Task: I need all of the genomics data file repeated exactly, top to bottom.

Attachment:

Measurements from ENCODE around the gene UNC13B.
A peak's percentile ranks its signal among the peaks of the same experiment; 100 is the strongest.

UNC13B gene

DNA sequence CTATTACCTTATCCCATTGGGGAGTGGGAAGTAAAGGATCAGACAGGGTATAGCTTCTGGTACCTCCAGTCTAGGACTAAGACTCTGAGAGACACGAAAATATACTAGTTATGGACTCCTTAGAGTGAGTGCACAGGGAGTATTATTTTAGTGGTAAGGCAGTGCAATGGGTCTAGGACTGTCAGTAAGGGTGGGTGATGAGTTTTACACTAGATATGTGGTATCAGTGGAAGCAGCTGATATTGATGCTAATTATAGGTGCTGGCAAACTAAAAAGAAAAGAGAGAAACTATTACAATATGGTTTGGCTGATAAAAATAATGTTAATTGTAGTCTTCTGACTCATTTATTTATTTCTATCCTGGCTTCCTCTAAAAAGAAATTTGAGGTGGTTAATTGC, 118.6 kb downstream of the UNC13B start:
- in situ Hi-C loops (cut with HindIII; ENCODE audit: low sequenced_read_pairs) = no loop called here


Measurements from ENCODE around the gene UNC13B.
A peak's percentile ranks its signal among the peaks of the same experiment; 100 is the strongest.

UNC13B gene

DNA sequence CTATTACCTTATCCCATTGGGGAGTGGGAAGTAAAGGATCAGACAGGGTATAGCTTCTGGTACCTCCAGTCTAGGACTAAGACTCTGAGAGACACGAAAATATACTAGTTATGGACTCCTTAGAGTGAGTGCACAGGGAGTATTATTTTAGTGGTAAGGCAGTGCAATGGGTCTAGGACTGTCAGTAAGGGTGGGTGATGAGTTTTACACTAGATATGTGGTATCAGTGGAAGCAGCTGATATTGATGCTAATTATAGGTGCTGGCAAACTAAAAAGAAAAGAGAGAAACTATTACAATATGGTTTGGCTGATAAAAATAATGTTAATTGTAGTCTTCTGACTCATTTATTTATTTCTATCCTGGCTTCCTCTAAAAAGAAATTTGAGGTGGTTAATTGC, 118.6 kb downstream of the UNC13B start:
- in situ Hi-C loops (cut with HindIII; ENCODE audit: low sequenced_read_pairs) = no loop called here